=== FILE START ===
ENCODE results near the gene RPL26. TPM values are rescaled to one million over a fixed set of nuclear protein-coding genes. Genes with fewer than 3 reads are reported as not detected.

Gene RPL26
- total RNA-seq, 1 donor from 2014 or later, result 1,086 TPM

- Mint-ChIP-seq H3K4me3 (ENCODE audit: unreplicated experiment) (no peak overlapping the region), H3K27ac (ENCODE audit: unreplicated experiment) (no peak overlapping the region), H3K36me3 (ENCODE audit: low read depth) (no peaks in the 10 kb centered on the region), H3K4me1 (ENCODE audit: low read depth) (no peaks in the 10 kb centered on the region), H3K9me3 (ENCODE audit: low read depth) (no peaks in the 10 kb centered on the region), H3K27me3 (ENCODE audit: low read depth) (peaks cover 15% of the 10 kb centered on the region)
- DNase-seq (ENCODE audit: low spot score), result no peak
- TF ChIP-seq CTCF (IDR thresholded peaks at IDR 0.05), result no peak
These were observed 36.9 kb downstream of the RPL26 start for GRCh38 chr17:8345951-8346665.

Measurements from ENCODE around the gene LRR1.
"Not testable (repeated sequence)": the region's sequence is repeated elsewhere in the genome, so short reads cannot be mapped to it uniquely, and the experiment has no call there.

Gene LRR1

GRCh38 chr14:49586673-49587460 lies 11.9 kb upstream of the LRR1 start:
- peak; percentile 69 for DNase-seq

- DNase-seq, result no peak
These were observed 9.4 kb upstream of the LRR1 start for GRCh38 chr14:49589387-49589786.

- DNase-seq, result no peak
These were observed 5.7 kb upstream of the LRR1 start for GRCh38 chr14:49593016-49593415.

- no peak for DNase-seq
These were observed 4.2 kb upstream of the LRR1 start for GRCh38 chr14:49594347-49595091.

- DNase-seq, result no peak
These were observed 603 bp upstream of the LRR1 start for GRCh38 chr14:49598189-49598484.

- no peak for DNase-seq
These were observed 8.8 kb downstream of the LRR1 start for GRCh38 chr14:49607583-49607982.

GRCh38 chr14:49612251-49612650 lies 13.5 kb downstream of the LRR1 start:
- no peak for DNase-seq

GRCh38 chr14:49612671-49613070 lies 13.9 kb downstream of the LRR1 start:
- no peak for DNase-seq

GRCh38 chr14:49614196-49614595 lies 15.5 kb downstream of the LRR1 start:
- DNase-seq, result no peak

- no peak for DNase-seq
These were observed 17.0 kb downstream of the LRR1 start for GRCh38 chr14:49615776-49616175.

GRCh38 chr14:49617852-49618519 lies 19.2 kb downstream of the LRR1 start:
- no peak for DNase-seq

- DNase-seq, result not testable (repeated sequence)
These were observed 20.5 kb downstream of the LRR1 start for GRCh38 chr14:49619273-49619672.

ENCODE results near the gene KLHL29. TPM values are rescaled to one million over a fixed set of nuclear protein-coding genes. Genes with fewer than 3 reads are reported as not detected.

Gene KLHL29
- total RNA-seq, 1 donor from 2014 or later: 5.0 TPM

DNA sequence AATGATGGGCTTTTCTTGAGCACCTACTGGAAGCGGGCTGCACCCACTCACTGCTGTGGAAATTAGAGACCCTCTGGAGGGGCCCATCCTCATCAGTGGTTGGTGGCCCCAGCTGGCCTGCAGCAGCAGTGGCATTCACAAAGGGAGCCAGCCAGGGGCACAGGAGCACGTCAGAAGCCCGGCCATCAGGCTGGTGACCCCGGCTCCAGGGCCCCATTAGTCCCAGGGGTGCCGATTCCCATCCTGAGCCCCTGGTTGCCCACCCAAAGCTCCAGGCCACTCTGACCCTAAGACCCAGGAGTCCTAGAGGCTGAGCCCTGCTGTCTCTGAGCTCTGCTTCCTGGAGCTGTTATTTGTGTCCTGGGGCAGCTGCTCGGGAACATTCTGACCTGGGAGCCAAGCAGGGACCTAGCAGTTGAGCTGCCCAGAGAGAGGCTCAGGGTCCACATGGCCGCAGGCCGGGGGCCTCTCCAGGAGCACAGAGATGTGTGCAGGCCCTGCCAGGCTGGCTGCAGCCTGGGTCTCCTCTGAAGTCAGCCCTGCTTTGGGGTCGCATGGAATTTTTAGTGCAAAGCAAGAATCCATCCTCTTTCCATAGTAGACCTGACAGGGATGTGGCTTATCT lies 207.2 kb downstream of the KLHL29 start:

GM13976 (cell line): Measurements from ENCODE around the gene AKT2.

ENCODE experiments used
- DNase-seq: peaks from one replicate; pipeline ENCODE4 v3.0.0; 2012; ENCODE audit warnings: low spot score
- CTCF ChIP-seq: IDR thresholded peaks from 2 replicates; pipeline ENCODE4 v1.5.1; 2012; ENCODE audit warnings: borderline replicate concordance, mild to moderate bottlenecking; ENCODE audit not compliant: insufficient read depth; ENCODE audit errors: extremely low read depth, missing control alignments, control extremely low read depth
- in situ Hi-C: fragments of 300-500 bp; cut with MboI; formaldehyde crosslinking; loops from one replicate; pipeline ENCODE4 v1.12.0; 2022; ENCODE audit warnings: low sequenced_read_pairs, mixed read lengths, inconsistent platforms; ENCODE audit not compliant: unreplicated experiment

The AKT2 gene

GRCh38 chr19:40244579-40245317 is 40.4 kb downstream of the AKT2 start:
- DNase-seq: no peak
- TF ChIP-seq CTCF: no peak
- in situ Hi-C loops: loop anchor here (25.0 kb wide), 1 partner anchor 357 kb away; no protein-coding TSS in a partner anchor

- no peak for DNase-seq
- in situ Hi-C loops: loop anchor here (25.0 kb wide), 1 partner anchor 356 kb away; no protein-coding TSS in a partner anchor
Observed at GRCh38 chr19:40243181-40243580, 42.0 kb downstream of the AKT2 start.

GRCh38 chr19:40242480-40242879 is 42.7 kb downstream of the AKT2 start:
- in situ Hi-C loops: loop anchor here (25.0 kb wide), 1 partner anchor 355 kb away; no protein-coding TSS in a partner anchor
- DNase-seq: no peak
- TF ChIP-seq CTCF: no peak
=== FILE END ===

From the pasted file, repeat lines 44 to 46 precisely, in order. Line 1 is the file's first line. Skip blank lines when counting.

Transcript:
The AKT2 gene

GRCh38 chr19:40244579-40245317 is 40.4 kb downstream of the AKT2 start:
- DNase-seq: no peak